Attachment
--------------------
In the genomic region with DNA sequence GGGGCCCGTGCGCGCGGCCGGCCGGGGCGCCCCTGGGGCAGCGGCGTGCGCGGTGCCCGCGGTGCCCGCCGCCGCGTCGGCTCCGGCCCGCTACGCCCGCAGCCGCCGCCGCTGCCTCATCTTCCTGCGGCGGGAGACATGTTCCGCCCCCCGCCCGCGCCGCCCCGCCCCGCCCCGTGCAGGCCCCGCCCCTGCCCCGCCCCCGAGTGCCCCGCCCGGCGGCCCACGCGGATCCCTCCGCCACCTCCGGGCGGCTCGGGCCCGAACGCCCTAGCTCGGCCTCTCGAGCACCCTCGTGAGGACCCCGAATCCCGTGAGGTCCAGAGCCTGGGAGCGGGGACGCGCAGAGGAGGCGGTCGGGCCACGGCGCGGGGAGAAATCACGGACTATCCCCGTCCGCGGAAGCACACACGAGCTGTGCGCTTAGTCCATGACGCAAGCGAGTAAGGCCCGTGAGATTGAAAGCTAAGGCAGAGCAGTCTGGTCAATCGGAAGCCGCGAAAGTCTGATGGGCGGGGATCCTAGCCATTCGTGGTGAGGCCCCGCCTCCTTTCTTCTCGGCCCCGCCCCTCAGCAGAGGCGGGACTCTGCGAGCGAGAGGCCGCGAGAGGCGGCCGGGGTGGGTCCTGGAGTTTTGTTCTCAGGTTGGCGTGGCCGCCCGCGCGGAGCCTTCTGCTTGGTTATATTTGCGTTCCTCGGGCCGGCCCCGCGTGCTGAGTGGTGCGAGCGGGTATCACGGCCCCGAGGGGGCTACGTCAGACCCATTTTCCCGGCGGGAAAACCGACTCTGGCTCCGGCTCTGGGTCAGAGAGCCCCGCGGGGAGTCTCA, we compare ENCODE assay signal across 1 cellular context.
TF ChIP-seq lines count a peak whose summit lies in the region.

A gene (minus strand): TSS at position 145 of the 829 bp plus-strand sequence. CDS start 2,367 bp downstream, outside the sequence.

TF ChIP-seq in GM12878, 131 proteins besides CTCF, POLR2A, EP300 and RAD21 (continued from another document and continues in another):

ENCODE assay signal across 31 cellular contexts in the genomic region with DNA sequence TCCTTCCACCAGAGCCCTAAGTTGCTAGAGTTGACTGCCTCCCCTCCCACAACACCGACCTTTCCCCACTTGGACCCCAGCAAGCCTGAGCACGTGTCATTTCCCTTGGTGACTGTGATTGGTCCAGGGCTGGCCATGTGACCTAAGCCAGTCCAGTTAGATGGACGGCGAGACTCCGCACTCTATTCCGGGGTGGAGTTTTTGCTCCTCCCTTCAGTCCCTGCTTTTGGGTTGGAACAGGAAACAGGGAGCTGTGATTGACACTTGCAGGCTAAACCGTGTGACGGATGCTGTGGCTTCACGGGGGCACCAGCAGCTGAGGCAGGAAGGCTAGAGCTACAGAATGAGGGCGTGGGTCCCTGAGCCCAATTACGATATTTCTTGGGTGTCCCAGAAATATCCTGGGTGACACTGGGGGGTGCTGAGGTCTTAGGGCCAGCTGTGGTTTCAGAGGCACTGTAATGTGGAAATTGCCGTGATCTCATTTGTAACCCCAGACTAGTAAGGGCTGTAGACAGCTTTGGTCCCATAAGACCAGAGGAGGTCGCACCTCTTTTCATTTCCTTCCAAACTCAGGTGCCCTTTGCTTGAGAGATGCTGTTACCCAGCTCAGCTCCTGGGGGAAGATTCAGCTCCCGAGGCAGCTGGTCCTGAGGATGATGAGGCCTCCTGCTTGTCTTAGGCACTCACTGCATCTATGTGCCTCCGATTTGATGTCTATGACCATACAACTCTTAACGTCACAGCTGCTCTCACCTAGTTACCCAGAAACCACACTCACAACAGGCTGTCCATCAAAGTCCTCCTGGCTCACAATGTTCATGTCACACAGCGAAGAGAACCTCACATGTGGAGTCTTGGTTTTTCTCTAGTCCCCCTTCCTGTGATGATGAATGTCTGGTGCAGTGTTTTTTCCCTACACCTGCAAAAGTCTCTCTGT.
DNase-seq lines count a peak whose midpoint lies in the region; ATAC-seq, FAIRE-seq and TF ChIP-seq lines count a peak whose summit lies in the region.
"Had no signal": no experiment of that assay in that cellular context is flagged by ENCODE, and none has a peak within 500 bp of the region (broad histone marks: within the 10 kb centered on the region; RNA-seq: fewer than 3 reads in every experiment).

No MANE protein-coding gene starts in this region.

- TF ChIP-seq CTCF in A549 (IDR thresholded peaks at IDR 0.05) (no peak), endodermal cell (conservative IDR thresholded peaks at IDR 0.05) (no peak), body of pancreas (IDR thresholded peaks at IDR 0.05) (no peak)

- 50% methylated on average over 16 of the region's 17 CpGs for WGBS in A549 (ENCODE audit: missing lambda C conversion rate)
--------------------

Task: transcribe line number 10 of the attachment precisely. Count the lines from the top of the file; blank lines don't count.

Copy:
- 50% methylated on average over 16 of the region's 17 CpGs for WGBS in A549 (ENCODE audit: missing lambda C conversion rate)